Thus, intellectual property rights are attributes distinguishing a product and/or a service in a sponsorship agreement in comparison to products and/or services offered by a different (competing) sponsor. These attributes are, moreover, significant not only for proper product and/or service distinguishment buts also, more significantly, to protect a product and/or service at stake. The above reference to intellectual property rights points out, interestingly, to a number of legal protections. Specially, a sport product and/or service may be subject to a host of intellectual property rights including, but are not limited to, patent (a right protecting innovation used in product and/or service development), design (a right protecting specifications of a product and/or service as regards shape, size, color, etc), trademark (a branding right protecting a product's and/or service's reputation), and copyright (a right protecting artwork and/or audiovisual creations used to promote a product and/or service) (Sport and Intellectual Property). There are also media rights (discussed in further detail very shortly.) That is, in broadcasting a sport event, sponsorship parties need to negotiate, if anything, revenue-sharing rights ensuing from broadcasting a sport event, on- and/or offline.
The practicalities of intellectual property are, indeed, broad. Notably, intellectual property rights offer (or should) legal safeguards against unauthorized use of symbols, emblems and event names under respective trade mark laws, protection of designs, digital media rights against online piracy and, not least, sale of broadcasting rights including sale of sport events (Pina, 2014). The growing business of on-demand and live streaming and broadcasting has, moreover, made media rights a particularly critical issue in negotiating sponsorship rights. If unduly protected, broadcasting rights could lead to major losses in revenue-sharing agreements as more and more events are pirated by individual fans and competitors. The globalization of sport events (mediated by live satellite broadcasting and cross-border media business agreements, mergers and acquisitions) has, indeed, made broadcasting rights one critical – if not, most critical – component in sport sponsorship negotiations and agreements.


Trademarks refer, as noted, to branding rights a sponsor party has in order to safeguard against possible reputation damage caused by, for example, a counterfeit brand name falsely associated with an original product and/or service. Trademarks represent, notably, another important component of sport sponsorship agreements. Being an intellectual property right, a trademark is subject to legal protections, if any, in specific jurisdictions where a brand has specific value to specific customer segments. Typically, global sport clothing brands, for example, enjoy a worldwide brand reputation. This very reputation is challenged, however, in different jurisdictions since not all countries offer proper legal protections against trademark infringements, let alone having an intellectual property legal framework at all.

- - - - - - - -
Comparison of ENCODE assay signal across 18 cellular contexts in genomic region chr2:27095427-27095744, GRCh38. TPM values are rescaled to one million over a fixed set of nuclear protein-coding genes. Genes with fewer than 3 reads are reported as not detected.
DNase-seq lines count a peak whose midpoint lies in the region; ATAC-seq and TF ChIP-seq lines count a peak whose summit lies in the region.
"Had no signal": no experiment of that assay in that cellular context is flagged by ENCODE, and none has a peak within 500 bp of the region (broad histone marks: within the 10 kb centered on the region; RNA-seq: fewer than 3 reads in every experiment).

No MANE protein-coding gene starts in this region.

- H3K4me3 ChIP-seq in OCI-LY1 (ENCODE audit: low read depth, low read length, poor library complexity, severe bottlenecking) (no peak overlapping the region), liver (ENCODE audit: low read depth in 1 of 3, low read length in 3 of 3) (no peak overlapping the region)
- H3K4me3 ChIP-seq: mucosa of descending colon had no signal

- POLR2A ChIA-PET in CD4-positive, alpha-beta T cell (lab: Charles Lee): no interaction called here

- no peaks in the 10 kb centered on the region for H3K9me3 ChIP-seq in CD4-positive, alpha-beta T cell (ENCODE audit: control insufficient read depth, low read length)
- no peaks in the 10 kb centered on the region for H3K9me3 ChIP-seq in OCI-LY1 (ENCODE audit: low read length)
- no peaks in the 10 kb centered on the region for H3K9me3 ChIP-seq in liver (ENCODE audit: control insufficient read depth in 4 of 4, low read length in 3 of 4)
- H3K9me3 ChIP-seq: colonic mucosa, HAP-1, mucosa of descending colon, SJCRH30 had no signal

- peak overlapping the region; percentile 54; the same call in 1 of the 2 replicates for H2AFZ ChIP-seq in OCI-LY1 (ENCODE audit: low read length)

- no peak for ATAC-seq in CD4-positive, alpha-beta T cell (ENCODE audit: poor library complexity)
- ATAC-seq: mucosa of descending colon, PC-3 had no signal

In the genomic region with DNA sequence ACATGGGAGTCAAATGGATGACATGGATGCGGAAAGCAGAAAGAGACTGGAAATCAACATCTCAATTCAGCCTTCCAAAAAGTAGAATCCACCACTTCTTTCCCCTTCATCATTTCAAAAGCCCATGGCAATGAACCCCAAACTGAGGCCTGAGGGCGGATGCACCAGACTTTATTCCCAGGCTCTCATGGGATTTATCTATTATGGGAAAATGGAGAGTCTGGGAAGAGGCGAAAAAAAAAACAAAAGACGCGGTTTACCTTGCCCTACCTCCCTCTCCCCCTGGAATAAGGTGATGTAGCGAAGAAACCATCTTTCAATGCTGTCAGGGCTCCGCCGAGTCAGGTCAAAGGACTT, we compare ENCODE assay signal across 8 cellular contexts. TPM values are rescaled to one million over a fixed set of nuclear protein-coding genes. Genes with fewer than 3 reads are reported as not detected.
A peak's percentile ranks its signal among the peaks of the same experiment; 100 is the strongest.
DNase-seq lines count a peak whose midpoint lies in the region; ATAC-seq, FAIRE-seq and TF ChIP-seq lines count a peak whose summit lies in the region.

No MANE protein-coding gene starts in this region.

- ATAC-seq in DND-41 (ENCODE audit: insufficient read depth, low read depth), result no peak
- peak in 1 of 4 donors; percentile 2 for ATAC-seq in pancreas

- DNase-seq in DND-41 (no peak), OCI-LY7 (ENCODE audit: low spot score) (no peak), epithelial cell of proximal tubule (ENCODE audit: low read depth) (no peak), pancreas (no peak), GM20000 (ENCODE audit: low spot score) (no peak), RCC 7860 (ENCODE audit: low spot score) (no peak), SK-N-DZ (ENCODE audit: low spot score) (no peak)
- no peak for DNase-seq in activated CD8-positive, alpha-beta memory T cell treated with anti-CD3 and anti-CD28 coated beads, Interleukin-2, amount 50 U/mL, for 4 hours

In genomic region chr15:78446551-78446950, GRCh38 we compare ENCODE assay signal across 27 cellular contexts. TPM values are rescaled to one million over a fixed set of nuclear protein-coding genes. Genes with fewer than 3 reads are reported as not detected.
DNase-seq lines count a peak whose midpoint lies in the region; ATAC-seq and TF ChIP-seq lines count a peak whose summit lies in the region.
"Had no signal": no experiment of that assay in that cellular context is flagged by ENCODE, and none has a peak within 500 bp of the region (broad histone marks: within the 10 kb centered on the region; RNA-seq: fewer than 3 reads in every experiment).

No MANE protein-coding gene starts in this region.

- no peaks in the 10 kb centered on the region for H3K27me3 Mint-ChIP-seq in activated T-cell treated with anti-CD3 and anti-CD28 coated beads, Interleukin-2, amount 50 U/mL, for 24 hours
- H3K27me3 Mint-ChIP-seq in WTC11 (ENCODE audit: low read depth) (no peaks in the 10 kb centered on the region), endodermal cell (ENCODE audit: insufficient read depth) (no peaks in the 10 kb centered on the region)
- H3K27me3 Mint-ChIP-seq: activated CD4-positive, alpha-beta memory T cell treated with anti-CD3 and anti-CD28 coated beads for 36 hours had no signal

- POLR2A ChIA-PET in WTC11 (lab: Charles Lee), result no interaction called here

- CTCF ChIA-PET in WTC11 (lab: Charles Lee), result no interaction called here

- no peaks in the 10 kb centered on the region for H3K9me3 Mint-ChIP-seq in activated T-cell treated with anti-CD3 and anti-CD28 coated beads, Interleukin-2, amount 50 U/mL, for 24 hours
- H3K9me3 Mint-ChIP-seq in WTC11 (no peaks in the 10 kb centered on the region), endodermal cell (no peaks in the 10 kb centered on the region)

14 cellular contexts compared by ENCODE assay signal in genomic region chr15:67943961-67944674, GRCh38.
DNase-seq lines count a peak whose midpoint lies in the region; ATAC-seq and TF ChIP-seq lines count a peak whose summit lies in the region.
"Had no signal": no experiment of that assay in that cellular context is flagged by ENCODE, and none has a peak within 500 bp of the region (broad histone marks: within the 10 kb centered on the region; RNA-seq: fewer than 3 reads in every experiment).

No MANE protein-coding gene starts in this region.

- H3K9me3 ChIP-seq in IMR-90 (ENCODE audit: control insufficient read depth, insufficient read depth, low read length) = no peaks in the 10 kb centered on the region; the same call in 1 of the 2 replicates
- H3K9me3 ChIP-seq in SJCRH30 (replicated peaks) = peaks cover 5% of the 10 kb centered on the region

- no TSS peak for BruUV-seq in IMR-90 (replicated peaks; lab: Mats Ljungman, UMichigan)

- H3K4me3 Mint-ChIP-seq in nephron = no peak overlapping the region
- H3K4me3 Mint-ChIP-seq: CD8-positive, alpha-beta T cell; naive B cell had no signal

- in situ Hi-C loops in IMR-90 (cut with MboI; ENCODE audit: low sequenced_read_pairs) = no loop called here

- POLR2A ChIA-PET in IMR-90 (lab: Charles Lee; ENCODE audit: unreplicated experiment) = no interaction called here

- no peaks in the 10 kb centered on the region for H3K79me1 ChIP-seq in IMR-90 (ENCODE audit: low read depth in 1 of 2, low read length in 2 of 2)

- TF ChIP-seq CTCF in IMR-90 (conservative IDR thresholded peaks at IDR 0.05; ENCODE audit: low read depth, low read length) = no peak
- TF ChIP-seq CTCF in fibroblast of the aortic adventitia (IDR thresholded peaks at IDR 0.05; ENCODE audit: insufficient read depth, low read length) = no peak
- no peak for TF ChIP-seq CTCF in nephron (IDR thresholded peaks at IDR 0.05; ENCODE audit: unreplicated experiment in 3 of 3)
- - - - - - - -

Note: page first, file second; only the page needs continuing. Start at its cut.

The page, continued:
The practical uses of trademarks are numerous. If anything, trademarks offer a sponsor of a sponsoring event exclusive use of trademarks, name marks connected to a sport event ("Sponsorship Agreements in Sport," n.d.). In return, a sponsored party and/or an event organizer should ensure stipulated rights in sponsorship agreement are maintained ("Sponsorship Agreements in Sport"). This could involve activities as registering trademarks, taking legal actions against violators, marinating brand activation (as will be shown shortly) and, not least, maintaining a healthy sponsor-sponsored relationship in order to sustain business and enhance brand equity.


The sport sponsorship contract is complex. The growing complexity in sponsorship contracts is attributed, in part, to growing overlaps between sport, business and media. For example, in broadcasting a sport event, parties to a sponsorship contract are faced by complex broadcasting options and challenges including for example, online on-demand sales, live streaming rights and differentiated on- and offline broadcasting agreements (e.g. exclusive online broadcasting rights and shared offline broadcasting rights). The list of (now) negotiable provisions and conditions can extend endlessly. For current purposes, however, key areas in a sport sponsorship agreement should include: (a) Benefits and Stipulations, (b) Revenues and Stipulations, (c) Trademarks, (d) Exclusive Rights, (e) Renewal, and (f) Termination ("Sponsorship Agreements in Sport").
The Benefits and Stipulations section refers to benefits (not necessarily cash but could include brand enhancement) parties to a sponsorship accrue based on contact as well as potential changes in benefits. The Revenues and Stipulations section includes revenue-sharing brackets as well as potential changes in shares. The Trademarks section details specifics of trademark protection and management. The Exclusive Rights section is a specific section including specific stipulations about exclusive use and/or management of certain products and/or services under contract. The Renewal section entitles one or both parties to contract period extension. The Termination section specifies conditions and provisions by which a sponsorship contract is deemed null.